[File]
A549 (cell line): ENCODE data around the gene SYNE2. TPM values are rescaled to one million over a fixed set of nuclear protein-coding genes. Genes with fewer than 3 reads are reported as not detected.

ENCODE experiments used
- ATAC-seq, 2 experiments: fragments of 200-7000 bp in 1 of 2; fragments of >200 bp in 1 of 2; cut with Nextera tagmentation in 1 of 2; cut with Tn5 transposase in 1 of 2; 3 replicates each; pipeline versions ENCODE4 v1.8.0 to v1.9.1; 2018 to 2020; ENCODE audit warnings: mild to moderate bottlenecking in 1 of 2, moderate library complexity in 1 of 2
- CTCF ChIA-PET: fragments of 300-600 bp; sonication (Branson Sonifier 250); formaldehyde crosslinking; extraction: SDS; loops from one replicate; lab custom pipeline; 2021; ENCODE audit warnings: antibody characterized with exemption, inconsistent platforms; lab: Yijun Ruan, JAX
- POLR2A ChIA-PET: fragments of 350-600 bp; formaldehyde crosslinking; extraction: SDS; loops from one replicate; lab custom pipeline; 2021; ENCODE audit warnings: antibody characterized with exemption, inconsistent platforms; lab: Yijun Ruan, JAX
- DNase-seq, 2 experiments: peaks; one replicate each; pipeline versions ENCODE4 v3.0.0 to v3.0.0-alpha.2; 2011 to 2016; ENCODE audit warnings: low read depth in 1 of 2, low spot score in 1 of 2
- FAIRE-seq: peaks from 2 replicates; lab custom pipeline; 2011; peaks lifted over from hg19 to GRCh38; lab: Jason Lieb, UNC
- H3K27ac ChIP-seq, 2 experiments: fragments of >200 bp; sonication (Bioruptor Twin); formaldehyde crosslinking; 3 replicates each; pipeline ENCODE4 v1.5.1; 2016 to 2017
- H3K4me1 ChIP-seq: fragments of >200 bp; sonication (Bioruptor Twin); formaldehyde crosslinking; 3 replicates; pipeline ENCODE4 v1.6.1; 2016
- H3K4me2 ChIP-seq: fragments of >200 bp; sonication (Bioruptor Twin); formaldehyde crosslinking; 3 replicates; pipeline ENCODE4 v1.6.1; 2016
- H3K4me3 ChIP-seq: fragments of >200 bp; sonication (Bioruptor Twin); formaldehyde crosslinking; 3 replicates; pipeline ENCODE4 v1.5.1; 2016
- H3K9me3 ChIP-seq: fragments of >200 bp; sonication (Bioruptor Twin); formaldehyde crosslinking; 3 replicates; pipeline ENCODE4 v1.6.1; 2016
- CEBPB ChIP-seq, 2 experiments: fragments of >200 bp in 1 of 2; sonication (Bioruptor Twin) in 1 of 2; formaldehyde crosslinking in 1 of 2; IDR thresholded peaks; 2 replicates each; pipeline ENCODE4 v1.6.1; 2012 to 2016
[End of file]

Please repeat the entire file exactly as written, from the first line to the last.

A549 (cell line): ENCODE data around the gene SYNE2. TPM values are rescaled to one million over a fixed set of nuclear protein-coding genes. Genes with fewer than 3 reads are reported as not detected.

ENCODE experiments used
- ATAC-seq, 2 experiments: fragments of 200-7000 bp in 1 of 2; fragments of >200 bp in 1 of 2; cut with Nextera tagmentation in 1 of 2; cut with Tn5 transposase in 1 of 2; 3 replicates each; pipeline versions ENCODE4 v1.8.0 to v1.9.1; 2018 to 2020; ENCODE audit warnings: mild to moderate bottlenecking in 1 of 2, moderate library complexity in 1 of 2
- CTCF ChIA-PET: fragments of 300-600 bp; sonication (Branson Sonifier 250); formaldehyde crosslinking; extraction: SDS; loops from one replicate; lab custom pipeline; 2021; ENCODE audit warnings: antibody characterized with exemption, inconsistent platforms; lab: Yijun Ruan, JAX
- POLR2A ChIA-PET: fragments of 350-600 bp; formaldehyde crosslinking; extraction: SDS; loops from one replicate; lab custom pipeline; 2021; ENCODE audit warnings: antibody characterized with exemption, inconsistent platforms; lab: Yijun Ruan, JAX
- DNase-seq, 2 experiments: peaks; one replicate each; pipeline versions ENCODE4 v3.0.0 to v3.0.0-alpha.2; 2011 to 2016; ENCODE audit warnings: low read depth in 1 of 2, low spot score in 1 of 2
- FAIRE-seq: peaks from 2 replicates; lab custom pipeline; 2011; peaks lifted over from hg19 to GRCh38; lab: Jason Lieb, UNC
- H3K27ac ChIP-seq, 2 experiments: fragments of >200 bp; sonication (Bioruptor Twin); formaldehyde crosslinking; 3 replicates each; pipeline ENCODE4 v1.5.1; 2016 to 2017
- H3K4me1 ChIP-seq: fragments of >200 bp; sonication (Bioruptor Twin); formaldehyde crosslinking; 3 replicates; pipeline ENCODE4 v1.6.1; 2016
- H3K4me2 ChIP-seq: fragments of >200 bp; sonication (Bioruptor Twin); formaldehyde crosslinking; 3 replicates; pipeline ENCODE4 v1.6.1; 2016
- H3K4me3 ChIP-seq: fragments of >200 bp; sonication (Bioruptor Twin); formaldehyde crosslinking; 3 replicates; pipeline ENCODE4 v1.5.1; 2016
- H3K9me3 ChIP-seq: fragments of >200 bp; sonication (Bioruptor Twin); formaldehyde crosslinking; 3 replicates; pipeline ENCODE4 v1.6.1; 2016
- CEBPB ChIP-seq, 2 experiments: fragments of >200 bp in 1 of 2; sonication (Bioruptor Twin) in 1 of 2; formaldehyde crosslinking in 1 of 2; IDR thresholded peaks; 2 replicates each; pipeline ENCODE4 v1.6.1; 2012 to 2016